Repression gaining pace
The latest apparent victim of efforts to stifle anti-government protest is a lawyer – Viktor Smaliy, who was defending Road Control journalist Andriy Dzyndzya. In present circumstances, the charge should send a shiver down the spine of many a lawyer. This, presumably, is the desired effect.
Smaliy is accused of attempted murder, with his alleged target being the judge hearing the application to detain Dzyndzya in custody. The crime under Article 379 of the Criminal Code carries a sentence of 8-15 years or life imprisonment.
Road Control is adamant that Smaliy did not attack the judge, and believes the arrest to be aimed at depriving Dzyndzya of a defence lawyer and getting rid of Smaliy himself.
Alexei Kirienko, Editor of the Road Control newspaper, explains that Smaliy was detained on Dec 9 after going to the prosecutor’s office with a protester who was beaten by Berkut riot police on Nov 30. There was total secrecy at first with his wife, Alisa, being told quite different stories about where he was.
The news of his arrest on a murder charge probably clarifies only the tactics Ukraine’s leaders have decided to apply.
Andriy Dzyndzya was detained on Dec. 5, together with two MPs’ assistants, one of whom was questioned and released. As reported, they were detained in the afternoon, and taken to the Department for Fighting Organized Crime. Late in the evening, the police were still refusing to allow lawyers (and MPs) in to see the men, a clear infringement of their rights. Rumours were rife that the men had been beaten up and that this was the reason they were being held incommunicado. A large number of EuroMaidan supporters arrived at the scene, and some tried to push their way in.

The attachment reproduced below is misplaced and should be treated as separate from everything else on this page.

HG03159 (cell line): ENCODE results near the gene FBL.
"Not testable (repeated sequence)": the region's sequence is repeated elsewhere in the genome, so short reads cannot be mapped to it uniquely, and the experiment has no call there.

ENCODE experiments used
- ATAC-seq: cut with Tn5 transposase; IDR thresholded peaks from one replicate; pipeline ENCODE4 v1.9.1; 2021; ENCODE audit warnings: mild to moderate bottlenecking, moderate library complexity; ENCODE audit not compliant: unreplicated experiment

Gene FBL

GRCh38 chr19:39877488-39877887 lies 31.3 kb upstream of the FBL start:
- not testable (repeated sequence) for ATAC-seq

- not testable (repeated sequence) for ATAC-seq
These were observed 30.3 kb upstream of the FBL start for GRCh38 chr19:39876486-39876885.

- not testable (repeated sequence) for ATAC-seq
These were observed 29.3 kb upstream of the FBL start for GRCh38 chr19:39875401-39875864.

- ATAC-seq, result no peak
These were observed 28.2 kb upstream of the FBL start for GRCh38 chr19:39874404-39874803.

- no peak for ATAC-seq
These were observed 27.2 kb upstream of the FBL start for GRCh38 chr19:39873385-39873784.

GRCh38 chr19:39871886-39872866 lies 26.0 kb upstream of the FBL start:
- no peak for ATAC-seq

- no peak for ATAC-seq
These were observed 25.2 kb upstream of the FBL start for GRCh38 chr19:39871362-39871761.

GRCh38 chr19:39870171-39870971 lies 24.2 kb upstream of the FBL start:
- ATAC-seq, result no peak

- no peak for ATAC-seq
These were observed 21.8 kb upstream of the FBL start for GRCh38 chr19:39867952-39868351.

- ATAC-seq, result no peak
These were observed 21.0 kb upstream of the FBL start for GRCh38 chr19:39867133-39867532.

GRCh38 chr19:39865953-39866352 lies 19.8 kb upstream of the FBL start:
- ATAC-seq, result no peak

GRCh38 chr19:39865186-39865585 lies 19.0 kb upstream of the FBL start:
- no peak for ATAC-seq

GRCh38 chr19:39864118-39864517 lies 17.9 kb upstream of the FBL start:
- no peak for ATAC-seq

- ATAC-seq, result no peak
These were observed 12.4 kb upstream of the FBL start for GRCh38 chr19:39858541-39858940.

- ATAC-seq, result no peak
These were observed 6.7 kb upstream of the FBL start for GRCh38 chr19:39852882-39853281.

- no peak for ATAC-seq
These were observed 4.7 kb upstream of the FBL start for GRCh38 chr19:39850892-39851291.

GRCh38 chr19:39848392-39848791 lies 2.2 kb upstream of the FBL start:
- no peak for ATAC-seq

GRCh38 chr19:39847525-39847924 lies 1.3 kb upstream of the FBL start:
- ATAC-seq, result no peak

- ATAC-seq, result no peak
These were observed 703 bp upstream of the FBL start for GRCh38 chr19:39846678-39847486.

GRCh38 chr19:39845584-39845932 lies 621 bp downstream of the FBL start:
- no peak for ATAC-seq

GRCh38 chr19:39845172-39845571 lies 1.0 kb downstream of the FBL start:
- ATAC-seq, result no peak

According to the Ombudsperson’s office following a visit on Dec 6, no evidence of beating was found. It is not clear what Dzyndzya himself has to say on this subject, and now his lawyer has also been arrested.
Dzyndzya was formally remanded in custody on Dec. 6, becoming the 10th person in detention under the article of the Criminal Code on « organizing mass riots ». Both he and fellow journalist Valery Garagutz who was severely beaten by Berkut riot police assert that they were covering the disturbances in their professional capacity.
Eight other people were remanded in custody on Dec. 3, with the appeal hearings scheduled for Tuesday postponed until Dec. 13. Ex-president Leonid Kravchuk stated on Tuesday that the president, Viktor Yanukovych had promised to release some of the detained men from custody, pending trial. What this means in practice remains unclear at present. While those of the detained men who have small children may be of particular concern, the detention of all journalists and protesters, most of whom were severely beaten by law enforcement officers, was unwarranted.
One of the main concerns has been the fact that the people detained over disturbances on Bankova St on Dec. 1 are so obviously different from the masked louts we can all see on the video footage. They are, however, like hundreds of other journalists, and hundreds of thousands of peaceful protesters who came out on the pro-European integration demonstration on Dec. 1.
Yanukovych’s promise also coincides with the remand in custody of a lawyer whose actions bear little similarity to attempted murder, and are much like those of lawyers defending clients facing charges over the present peaceful protests.
The appeal on behalf of the journalists and demonstrators remanded in custody over the events on Dec 1 can be endorsed here